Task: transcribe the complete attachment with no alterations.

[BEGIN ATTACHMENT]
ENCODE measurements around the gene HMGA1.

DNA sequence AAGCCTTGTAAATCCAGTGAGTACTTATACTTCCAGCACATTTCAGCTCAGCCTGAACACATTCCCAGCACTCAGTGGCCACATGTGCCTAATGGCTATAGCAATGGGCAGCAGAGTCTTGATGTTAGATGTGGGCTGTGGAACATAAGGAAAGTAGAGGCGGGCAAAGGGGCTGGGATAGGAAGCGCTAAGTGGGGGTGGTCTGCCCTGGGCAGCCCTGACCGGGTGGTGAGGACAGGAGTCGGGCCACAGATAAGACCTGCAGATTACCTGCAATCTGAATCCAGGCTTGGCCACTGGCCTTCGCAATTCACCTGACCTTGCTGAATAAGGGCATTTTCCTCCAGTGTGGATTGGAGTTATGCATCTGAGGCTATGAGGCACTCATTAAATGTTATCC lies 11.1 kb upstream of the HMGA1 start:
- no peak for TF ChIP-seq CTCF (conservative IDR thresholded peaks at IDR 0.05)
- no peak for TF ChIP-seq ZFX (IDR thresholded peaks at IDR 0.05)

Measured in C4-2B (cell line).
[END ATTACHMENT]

ENCODE measurements around the gene HMGA1.

DNA sequence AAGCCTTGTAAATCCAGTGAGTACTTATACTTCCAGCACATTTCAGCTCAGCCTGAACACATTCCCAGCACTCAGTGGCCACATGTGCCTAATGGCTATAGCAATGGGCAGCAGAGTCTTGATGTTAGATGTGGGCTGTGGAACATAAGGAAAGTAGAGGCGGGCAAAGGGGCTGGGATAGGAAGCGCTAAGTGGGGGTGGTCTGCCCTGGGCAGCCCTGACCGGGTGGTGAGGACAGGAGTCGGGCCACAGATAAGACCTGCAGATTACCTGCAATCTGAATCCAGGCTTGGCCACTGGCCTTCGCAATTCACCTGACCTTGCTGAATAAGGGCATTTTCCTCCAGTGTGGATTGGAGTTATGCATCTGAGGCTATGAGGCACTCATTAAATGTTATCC lies 11.1 kb upstream of the HMGA1 start:
- no peak for TF ChIP-seq CTCF (conservative IDR thresholded peaks at IDR 0.05)
- no peak for TF ChIP-seq ZFX (IDR thresholded peaks at IDR 0.05)

Measured in C4-2B (cell line).